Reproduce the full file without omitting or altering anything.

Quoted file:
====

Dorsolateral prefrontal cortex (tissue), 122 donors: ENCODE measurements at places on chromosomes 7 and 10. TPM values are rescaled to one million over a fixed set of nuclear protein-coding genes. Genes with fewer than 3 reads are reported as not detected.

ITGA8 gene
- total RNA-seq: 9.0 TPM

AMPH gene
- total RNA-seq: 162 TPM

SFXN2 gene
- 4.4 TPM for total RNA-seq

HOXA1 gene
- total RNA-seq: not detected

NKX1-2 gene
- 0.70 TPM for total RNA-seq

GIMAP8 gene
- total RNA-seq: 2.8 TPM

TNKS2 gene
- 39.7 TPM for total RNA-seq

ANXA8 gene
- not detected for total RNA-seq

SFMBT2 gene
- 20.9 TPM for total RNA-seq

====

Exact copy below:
Dorsolateral prefrontal cortex (tissue), 122 donors: ENCODE measurements at places on chromosomes 7 and 10. TPM values are rescaled to one million over a fixed set of nuclear protein-coding genes. Genes with fewer than 3 reads are reported as not detected.

ITGA8 gene
- total RNA-seq: 9.0 TPM

AMPH gene
- total RNA-seq: 162 TPM

SFXN2 gene
- 4.4 TPM for total RNA-seq

HOXA1 gene
- total RNA-seq: not detected

NKX1-2 gene
- 0.70 TPM for total RNA-seq

GIMAP8 gene
- total RNA-seq: 2.8 TPM

TNKS2 gene
- 39.7 TPM for total RNA-seq

ANXA8 gene
- not detected for total RNA-seq

SFMBT2 gene
- 20.9 TPM for total RNA-seq